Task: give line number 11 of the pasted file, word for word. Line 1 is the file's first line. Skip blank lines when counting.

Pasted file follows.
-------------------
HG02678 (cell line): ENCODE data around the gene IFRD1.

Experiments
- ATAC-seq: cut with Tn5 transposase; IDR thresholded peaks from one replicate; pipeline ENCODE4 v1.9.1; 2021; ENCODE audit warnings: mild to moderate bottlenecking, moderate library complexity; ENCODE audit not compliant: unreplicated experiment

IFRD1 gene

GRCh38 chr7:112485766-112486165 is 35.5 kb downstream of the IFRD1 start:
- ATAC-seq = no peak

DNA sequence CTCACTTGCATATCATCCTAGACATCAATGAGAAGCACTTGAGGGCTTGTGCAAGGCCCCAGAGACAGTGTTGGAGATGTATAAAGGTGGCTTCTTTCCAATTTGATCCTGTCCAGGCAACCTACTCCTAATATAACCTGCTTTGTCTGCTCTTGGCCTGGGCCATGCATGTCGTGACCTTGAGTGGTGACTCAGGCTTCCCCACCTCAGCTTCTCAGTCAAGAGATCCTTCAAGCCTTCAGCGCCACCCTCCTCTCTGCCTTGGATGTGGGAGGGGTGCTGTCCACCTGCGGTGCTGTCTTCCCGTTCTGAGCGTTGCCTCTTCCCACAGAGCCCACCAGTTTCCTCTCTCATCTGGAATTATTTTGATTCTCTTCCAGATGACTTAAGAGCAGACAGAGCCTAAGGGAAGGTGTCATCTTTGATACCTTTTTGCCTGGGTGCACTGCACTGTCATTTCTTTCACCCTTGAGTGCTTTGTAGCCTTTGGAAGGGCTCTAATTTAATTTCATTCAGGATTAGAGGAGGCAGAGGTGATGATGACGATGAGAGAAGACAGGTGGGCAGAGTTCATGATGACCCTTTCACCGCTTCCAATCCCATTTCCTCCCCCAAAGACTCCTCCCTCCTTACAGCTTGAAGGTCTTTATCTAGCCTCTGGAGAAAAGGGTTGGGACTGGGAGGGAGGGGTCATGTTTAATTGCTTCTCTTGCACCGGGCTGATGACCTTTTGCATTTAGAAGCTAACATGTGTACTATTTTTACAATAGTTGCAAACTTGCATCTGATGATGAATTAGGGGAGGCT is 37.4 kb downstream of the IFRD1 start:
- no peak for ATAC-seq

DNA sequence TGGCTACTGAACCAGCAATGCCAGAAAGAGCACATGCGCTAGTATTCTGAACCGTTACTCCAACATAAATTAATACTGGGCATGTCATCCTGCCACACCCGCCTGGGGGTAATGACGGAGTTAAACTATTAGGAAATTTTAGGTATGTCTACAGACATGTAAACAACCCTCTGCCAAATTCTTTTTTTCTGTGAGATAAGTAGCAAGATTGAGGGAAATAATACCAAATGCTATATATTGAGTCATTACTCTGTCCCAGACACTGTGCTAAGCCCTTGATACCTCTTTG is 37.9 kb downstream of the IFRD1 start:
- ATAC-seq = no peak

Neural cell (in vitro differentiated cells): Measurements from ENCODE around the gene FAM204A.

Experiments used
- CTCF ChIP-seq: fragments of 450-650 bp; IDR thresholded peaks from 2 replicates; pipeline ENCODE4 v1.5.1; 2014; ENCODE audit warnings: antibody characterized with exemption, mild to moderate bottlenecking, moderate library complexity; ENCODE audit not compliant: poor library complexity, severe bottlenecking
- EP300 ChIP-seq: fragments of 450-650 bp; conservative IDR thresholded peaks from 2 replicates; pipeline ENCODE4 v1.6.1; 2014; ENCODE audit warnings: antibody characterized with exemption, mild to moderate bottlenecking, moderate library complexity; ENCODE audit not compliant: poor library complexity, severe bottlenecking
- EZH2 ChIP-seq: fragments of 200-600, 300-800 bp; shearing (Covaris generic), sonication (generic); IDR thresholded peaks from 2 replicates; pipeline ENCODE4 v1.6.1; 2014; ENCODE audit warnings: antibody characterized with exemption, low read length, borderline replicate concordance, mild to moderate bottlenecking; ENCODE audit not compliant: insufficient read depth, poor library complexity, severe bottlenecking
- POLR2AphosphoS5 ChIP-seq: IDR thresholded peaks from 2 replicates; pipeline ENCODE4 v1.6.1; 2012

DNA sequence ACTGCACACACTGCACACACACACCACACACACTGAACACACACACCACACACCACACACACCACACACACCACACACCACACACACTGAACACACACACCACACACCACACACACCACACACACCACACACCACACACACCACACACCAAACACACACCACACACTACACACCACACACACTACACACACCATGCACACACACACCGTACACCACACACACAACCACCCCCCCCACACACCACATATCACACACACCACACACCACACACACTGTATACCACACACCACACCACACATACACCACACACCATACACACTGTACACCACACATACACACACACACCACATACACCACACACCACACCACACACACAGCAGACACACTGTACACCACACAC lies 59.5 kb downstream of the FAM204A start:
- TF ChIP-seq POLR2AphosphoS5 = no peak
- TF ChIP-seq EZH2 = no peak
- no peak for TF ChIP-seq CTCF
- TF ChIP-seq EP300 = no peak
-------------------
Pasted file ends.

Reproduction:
Neural cell (in vitro differentiated cells): Measurements from ENCODE around the gene FAM204A.